In a February 1 meeting with his Australian counterpart, Minister Julie Bishop, Minister Rimbink Pato said Papua New Guinea fully respected the sacred nature of the last resting place of the young sailors, which was only recently discovered.
The submarine was Australia’s first submarine HMAS AE1. Its recovery puts an end to a 103-year maritime mystery.
According to Australia’s Navy Daily, the submarine went missing on the 14th of September 1914 with all personnel on board.
“The fate of 800 ton AE1 and her 35 crew members has remained one of the persistent mysteries of Australia’s military history.”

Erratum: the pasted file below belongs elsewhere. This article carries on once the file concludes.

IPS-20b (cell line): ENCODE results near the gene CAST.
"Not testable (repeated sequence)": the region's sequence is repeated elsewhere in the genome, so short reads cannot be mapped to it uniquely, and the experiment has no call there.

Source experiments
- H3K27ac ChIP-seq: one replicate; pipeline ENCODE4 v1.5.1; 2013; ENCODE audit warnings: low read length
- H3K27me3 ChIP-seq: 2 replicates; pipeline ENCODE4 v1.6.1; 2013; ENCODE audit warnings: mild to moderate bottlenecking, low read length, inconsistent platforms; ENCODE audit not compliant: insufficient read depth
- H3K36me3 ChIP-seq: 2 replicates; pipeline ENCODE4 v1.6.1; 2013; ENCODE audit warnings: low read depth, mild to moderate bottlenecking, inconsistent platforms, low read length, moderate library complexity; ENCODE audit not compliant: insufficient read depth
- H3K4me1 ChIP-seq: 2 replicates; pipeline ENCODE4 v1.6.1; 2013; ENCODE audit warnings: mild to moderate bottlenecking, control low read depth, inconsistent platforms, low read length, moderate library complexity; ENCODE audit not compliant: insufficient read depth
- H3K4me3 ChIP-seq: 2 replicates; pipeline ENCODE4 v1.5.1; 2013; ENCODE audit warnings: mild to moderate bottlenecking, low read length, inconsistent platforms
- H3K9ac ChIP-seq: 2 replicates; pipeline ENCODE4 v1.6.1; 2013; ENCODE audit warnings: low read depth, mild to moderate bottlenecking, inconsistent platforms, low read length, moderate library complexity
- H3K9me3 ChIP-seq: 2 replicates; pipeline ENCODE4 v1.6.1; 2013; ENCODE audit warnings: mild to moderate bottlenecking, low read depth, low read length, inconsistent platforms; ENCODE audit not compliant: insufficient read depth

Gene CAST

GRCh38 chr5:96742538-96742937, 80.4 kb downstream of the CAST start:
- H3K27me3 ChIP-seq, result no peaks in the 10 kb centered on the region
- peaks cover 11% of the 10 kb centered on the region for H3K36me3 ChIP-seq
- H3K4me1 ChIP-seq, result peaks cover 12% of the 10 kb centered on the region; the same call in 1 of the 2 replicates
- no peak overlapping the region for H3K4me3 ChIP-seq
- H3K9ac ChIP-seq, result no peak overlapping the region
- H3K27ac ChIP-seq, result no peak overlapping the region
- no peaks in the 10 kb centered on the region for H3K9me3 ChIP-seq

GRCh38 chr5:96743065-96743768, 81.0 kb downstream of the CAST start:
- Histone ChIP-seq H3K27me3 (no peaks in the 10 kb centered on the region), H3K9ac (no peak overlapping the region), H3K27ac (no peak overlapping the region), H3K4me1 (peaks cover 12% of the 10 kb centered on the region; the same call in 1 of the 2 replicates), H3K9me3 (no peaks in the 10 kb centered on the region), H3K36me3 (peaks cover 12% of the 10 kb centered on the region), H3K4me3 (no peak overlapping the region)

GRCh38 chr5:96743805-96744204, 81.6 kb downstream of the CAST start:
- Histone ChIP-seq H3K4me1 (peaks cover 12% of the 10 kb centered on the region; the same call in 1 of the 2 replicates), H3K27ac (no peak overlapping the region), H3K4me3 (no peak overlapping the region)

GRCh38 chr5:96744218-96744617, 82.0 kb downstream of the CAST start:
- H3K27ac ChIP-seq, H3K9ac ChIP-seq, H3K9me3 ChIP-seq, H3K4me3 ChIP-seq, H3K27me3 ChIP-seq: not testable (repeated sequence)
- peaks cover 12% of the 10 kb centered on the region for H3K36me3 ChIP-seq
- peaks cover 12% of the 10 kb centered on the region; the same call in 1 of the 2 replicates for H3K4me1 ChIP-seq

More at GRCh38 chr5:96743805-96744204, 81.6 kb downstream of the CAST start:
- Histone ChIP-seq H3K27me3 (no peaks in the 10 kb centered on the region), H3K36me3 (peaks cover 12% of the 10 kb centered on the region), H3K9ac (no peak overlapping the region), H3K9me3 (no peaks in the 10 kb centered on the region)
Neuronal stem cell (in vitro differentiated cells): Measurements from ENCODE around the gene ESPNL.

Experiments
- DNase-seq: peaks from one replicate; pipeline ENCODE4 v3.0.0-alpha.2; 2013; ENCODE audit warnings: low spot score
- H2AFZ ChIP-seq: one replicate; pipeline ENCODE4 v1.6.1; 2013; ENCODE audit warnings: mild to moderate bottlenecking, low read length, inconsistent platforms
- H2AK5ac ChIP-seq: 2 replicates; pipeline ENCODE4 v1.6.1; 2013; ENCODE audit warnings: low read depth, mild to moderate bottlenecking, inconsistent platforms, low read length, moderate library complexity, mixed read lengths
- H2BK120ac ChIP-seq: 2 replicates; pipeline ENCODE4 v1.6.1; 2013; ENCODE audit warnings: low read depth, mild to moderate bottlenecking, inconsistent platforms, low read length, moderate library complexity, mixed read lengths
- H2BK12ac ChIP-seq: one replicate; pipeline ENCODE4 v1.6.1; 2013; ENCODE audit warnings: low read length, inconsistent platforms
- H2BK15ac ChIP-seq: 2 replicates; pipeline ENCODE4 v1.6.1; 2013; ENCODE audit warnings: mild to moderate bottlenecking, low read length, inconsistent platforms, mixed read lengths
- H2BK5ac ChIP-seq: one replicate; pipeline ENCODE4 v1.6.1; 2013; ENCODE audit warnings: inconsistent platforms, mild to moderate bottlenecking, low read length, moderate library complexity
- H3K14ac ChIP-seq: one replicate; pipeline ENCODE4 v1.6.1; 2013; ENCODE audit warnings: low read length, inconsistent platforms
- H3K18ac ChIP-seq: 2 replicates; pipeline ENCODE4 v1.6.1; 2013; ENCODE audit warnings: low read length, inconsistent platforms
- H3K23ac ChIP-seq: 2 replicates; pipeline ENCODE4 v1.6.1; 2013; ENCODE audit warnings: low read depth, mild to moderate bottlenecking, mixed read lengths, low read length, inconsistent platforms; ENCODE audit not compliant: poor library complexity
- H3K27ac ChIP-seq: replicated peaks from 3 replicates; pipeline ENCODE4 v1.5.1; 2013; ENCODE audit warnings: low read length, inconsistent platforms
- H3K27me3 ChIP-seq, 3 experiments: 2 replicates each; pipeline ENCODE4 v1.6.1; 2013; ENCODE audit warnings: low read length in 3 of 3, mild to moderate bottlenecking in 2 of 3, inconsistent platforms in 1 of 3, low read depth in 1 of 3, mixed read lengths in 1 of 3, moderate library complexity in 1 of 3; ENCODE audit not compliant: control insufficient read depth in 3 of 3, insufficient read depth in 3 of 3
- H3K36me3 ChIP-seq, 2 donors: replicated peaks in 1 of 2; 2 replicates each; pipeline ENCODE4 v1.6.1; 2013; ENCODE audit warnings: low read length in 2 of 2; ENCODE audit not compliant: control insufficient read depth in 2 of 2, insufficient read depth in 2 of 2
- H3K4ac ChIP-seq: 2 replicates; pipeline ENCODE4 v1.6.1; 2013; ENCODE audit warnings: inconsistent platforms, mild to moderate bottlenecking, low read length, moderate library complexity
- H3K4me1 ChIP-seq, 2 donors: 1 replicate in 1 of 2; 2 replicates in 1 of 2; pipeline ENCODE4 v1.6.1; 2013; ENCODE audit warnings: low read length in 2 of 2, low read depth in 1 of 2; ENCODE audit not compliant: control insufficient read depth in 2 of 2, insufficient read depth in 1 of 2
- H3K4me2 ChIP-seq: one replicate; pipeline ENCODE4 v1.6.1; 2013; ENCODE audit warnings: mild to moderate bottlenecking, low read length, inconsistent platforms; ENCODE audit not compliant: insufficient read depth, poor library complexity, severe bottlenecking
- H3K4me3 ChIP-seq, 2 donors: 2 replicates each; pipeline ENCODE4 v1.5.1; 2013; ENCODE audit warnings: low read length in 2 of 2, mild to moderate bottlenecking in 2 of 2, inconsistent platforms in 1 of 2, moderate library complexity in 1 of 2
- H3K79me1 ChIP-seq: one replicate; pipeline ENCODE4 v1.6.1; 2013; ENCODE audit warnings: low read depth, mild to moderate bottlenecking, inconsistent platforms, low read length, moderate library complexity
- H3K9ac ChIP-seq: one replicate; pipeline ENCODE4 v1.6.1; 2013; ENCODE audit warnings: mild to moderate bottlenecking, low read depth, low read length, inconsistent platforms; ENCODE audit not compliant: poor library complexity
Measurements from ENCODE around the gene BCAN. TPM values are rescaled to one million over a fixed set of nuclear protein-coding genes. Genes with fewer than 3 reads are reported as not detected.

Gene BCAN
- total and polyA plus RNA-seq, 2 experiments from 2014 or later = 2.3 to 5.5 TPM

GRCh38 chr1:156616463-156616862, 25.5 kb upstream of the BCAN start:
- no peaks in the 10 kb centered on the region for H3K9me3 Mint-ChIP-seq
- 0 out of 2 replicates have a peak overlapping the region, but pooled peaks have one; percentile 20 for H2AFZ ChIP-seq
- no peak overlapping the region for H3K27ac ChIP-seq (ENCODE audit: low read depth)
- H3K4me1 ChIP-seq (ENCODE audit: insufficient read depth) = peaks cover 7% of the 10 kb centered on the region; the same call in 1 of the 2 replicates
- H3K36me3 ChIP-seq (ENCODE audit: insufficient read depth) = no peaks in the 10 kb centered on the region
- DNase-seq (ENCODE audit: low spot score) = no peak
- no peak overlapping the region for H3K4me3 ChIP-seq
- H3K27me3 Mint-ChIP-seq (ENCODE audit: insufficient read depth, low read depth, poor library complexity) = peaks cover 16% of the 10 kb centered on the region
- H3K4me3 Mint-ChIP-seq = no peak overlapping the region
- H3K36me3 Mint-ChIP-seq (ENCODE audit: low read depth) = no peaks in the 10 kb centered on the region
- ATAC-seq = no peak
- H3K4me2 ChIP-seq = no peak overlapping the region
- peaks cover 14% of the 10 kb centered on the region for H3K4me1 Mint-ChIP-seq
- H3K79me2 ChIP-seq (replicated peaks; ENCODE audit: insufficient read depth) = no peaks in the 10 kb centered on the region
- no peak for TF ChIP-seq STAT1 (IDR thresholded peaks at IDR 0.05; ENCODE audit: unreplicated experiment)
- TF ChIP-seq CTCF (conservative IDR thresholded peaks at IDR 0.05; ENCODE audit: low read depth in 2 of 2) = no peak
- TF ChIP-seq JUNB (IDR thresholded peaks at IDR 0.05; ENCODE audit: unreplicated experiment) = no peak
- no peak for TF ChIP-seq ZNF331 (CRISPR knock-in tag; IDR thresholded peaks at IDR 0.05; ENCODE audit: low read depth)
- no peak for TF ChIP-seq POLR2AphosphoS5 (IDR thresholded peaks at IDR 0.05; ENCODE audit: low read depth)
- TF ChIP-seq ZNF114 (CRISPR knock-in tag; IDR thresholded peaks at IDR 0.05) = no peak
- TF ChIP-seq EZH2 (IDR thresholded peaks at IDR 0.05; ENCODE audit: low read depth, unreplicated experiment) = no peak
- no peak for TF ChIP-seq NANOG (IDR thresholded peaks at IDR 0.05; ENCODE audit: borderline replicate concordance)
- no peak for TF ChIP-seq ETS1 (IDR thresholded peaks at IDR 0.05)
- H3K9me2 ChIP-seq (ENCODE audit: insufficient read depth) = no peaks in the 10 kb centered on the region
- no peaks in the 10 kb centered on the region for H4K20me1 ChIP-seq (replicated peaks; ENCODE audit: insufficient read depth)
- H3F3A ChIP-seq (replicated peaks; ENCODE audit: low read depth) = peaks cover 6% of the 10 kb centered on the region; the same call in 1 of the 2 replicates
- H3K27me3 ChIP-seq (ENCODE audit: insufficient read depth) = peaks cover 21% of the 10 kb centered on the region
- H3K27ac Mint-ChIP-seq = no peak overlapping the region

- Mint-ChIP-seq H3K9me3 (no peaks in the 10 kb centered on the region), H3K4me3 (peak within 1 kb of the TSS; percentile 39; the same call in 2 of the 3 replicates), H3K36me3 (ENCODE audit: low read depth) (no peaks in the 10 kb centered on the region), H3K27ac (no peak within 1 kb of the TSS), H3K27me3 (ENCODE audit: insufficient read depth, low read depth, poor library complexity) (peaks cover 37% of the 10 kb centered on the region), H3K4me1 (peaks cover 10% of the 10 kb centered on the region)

An expedition to locate the submarine took place in waters off the coast of the Duke of York Island group in Papua New Guinea in December 2017.
The search vessel Fugro Equator located an object of interest in over 300 metres of water. Upon further inspection, it confirmed the object to be AE1.
The first images captured by the expedition show the vessel is remarkably well preserved and apparently in one piece.
Australian, British and New Zealand sailors in the submarine were among the first casualties of World War I.
Pato said PNG will listen carefully to how Australia and her allies want to commemorate the location of the ultimate sacrifice paid by their brave young men.
(Parts of the recovered submarine)